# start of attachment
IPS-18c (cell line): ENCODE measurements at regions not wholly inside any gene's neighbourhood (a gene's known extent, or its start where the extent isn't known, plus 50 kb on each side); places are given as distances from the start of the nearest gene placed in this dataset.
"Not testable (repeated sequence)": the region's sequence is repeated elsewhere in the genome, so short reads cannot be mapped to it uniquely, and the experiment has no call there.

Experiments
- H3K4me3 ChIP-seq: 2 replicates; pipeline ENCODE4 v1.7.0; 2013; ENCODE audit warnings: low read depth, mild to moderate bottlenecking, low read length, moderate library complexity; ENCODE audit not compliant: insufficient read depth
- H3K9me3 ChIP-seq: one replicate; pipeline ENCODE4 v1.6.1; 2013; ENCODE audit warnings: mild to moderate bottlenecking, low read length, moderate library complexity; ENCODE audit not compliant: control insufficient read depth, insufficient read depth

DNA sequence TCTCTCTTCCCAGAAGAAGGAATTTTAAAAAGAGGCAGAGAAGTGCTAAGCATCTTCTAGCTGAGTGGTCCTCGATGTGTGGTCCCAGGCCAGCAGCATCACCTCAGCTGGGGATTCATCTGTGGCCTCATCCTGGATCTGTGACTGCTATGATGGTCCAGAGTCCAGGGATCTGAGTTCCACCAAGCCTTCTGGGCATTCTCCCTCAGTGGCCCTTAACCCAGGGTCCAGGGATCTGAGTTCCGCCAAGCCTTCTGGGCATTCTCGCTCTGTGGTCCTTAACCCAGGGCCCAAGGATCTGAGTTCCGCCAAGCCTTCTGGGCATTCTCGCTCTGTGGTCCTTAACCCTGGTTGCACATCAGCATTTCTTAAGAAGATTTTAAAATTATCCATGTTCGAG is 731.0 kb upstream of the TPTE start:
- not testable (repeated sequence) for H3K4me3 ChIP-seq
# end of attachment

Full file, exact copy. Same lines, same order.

IPS-18c (cell line): ENCODE measurements at regions not wholly inside any gene's neighbourhood (a gene's known extent, or its start where the extent isn't known, plus 50 kb on each side); places are given as distances from the start of the nearest gene placed in this dataset.
"Not testable (repeated sequence)": the region's sequence is repeated elsewhere in the genome, so short reads cannot be mapped to it uniquely, and the experiment has no call there.

Experiments
- H3K4me3 ChIP-seq: 2 replicates; pipeline ENCODE4 v1.7.0; 2013; ENCODE audit warnings: low read depth, mild to moderate bottlenecking, low read length, moderate library complexity; ENCODE audit not compliant: insufficient read depth
- H3K9me3 ChIP-seq: one replicate; pipeline ENCODE4 v1.6.1; 2013; ENCODE audit warnings: mild to moderate bottlenecking, low read length, moderate library complexity; ENCODE audit not compliant: control insufficient read depth, insufficient read depth

DNA sequence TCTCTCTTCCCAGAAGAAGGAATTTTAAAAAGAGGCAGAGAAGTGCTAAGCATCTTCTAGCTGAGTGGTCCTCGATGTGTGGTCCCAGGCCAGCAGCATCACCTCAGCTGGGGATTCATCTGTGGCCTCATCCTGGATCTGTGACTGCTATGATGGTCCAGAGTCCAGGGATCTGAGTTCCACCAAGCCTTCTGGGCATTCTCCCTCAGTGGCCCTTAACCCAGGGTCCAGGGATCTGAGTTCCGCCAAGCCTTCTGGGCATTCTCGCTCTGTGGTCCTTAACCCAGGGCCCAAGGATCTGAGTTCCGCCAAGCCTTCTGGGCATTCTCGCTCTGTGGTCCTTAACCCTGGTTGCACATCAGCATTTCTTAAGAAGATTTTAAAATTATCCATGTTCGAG is 731.0 kb upstream of the TPTE start:
- not testable (repeated sequence) for H3K4me3 ChIP-seq